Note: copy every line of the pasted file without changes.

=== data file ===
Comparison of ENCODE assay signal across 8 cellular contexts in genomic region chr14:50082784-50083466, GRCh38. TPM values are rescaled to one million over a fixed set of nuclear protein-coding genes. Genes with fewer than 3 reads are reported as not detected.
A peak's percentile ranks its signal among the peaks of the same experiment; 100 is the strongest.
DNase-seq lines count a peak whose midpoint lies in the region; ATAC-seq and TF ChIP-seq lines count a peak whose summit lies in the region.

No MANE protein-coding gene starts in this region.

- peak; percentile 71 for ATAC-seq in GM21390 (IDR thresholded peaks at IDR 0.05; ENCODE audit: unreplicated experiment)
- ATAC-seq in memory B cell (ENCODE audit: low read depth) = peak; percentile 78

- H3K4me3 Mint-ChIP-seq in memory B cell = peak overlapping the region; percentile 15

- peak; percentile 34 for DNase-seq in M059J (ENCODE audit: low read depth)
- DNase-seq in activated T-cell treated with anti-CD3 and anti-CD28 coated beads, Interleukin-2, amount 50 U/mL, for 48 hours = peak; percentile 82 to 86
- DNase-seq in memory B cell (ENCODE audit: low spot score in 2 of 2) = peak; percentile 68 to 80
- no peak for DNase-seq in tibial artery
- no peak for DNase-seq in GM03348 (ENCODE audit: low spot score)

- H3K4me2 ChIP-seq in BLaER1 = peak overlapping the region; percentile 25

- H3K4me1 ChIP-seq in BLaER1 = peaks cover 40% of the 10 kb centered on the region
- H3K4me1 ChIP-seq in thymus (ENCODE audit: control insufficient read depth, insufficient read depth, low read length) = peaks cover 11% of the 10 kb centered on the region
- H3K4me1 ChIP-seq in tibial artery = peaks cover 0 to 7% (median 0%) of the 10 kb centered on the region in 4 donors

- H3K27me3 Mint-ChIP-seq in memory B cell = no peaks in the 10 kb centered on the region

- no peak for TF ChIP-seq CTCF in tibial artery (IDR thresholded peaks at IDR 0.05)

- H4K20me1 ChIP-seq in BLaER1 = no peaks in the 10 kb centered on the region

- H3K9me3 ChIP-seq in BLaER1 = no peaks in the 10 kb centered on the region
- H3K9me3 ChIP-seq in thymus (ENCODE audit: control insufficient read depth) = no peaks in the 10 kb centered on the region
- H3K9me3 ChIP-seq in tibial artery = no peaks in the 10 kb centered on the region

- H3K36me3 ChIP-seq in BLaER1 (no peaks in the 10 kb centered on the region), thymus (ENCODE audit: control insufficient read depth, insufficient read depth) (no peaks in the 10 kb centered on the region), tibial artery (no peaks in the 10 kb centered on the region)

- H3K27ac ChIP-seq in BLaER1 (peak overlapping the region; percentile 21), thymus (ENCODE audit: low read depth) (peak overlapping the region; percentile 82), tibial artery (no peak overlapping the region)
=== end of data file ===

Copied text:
Comparison of ENCODE assay signal across 8 cellular contexts in genomic region chr14:50082784-50083466, GRCh38. TPM values are rescaled to one million over a fixed set of nuclear protein-coding genes. Genes with fewer than 3 reads are reported as not detected.
A peak's percentile ranks its signal among the peaks of the same experiment; 100 is the strongest.
DNase-seq lines count a peak whose midpoint lies in the region; ATAC-seq and TF ChIP-seq lines count a peak whose summit lies in the region.

No MANE protein-coding gene starts in this region.

- peak; percentile 71 for ATAC-seq in GM21390 (IDR thresholded peaks at IDR 0.05; ENCODE audit: unreplicated experiment)
- ATAC-seq in memory B cell (ENCODE audit: low read depth) = peak; percentile 78

- H3K4me3 Mint-ChIP-seq in memory B cell = peak overlapping the region; percentile 15

- peak; percentile 34 for DNase-seq in M059J (ENCODE audit: low read depth)
- DNase-seq in activated T-cell treated with anti-CD3 and anti-CD28 coated beads, Interleukin-2, amount 50 U/mL, for 48 hours = peak; percentile 82 to 86
- DNase-seq in memory B cell (ENCODE audit: low spot score in 2 of 2) = peak; percentile 68 to 80
- no peak for DNase-seq in tibial artery
- no peak for DNase-seq in GM03348 (ENCODE audit: low spot score)

- H3K4me2 ChIP-seq in BLaER1 = peak overlapping the region; percentile 25

- H3K4me1 ChIP-seq in BLaER1 = peaks cover 40% of the 10 kb centered on the region
- H3K4me1 ChIP-seq in thymus (ENCODE audit: control insufficient read depth, insufficient read depth, low read length) = peaks cover 11% of the 10 kb centered on the region
- H3K4me1 ChIP-seq in tibial artery = peaks cover 0 to 7% (median 0%) of the 10 kb centered on the region in 4 donors

- H3K27me3 Mint-ChIP-seq in memory B cell = no peaks in the 10 kb centered on the region

- no peak for TF ChIP-seq CTCF in tibial artery (IDR thresholded peaks at IDR 0.05)

- H4K20me1 ChIP-seq in BLaER1 = no peaks in the 10 kb centered on the region

- H3K9me3 ChIP-seq in BLaER1 = no peaks in the 10 kb centered on the region
- H3K9me3 ChIP-seq in thymus (ENCODE audit: control insufficient read depth) = no peaks in the 10 kb centered on the region
- H3K9me3 ChIP-seq in tibial artery = no peaks in the 10 kb centered on the region

- H3K36me3 ChIP-seq in BLaER1 (no peaks in the 10 kb centered on the region), thymus (ENCODE audit: control insufficient read depth, insufficient read depth) (no peaks in the 10 kb centered on the region), tibial artery (no peaks in the 10 kb centered on the region)

- H3K27ac ChIP-seq in BLaER1 (peak overlapping the region; percentile 21), thymus (ENCODE audit: low read depth) (peak overlapping the region; percentile 82), tibial artery (no peak overlapping the region)